The panda who sparked the biggest pre-natal excitement since the Royal Baby arrived may be set for twins, according to the zoo where she lives.
Tian Tian - who has also given birth to twins before - is thought to be pregnant, it was announced last week.
Workers at Edinburgh Zoo said protein analysis of her urine suggest they might be welcoming cubs around the end of this month.
According to The Sunday Times, Iain Valentine, director of the zoo’s giant panda programme, said that though the tests were not considered definitive, there was also an increased chance of twins. This is also because tests indicated Tian Tian had more than one ovarian follicle ready to ovulate when artificially inseminated earlier this year.
He said: “If we take all these things together it would be silly for us not to think she’ll give birth to twins — or at least not to count it in.”
Brought together after negotiations between the Chinese and British governments, then expected to mate as the world watched, Tian Tian and her prospective mate Yang Guang have had a turbulent relationship.
While Tian Tian has two children from previous partners, Yang Guang was untested in the reproductive field when they were paired together earlier this year. After failed mating attempts when Tian Tian spurned Yang Guang, keepers at the zoo decided artificially to inseminate Tian Tian. In a blow to Yang Guang’s pride, they also used semen from a German interloper, Bao Bao from Berlin Zoo.
Tian Tian was also said to have been inseminated with Yang Guang’s semen, but the male bear will not be confirmed as the father of any cub until conservation geneticists test blood samples from a newborn to establish its paternity.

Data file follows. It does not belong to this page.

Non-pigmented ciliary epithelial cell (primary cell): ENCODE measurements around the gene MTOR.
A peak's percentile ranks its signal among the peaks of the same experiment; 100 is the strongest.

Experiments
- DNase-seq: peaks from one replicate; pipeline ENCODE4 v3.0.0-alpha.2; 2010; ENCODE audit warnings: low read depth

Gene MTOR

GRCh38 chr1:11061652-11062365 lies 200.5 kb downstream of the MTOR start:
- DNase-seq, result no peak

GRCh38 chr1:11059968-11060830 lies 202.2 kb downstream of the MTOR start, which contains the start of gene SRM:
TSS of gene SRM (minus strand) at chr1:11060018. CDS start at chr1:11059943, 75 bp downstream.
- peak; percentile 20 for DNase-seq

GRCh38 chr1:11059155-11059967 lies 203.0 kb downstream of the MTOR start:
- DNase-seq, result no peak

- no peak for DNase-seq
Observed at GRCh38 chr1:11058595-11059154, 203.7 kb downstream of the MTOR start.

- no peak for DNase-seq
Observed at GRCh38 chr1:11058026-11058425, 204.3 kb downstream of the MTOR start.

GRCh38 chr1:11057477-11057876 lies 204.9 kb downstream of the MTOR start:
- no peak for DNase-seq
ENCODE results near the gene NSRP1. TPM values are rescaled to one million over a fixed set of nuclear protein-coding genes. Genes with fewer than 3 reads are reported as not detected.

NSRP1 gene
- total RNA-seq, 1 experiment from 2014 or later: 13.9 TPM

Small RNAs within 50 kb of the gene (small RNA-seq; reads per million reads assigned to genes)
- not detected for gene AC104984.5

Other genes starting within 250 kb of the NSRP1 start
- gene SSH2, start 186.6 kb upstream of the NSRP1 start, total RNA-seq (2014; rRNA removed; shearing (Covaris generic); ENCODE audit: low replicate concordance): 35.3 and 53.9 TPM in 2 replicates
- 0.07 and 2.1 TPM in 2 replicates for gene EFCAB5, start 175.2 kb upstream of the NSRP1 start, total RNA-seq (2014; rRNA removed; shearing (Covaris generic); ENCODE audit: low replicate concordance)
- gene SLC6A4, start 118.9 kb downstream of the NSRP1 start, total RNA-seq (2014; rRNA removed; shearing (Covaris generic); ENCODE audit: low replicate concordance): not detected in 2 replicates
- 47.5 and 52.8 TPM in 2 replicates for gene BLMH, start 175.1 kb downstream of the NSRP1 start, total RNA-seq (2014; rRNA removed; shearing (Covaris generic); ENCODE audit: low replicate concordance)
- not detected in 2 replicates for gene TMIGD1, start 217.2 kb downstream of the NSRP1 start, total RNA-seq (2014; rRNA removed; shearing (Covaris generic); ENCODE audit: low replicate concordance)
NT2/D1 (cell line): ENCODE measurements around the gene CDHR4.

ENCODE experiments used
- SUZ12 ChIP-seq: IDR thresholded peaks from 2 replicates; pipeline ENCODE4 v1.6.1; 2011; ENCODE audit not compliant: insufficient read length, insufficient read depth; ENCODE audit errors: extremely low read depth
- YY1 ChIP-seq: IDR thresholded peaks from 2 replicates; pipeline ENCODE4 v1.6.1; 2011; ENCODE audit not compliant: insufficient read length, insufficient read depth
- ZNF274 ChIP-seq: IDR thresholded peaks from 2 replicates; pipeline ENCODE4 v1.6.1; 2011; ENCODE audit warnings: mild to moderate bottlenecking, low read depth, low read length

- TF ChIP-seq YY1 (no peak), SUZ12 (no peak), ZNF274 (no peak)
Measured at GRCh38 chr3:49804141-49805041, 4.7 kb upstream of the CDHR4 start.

In a further complication, if Tian Tian has twins, they could be brothers with different fathers.
In late June, eight weeks after she was artificially inseminated – shortly after the visit of Scotland’s First Minister Alex Salmond, coincidentally – the zoo revealed Tian Tian had displayed the first sign of pregnancy – her urine showed a first increase in progesterone.
But any cub, or cubs, born to Tian Tian would not be British. According to the agreement thrashed out between the two governments in 2011, they would officially be the property of China and an expert from the country would be present before, during and after the birth.
Her offspring would be named 100 days after the birth, in keeping with Chinese tradition.
Tian Tian and Yang Guang are rented from the Chinese government for a period of 10 years at an annual cost of around £600,000. Visitor numbers at the zoo are said to have doubled since their arrival.
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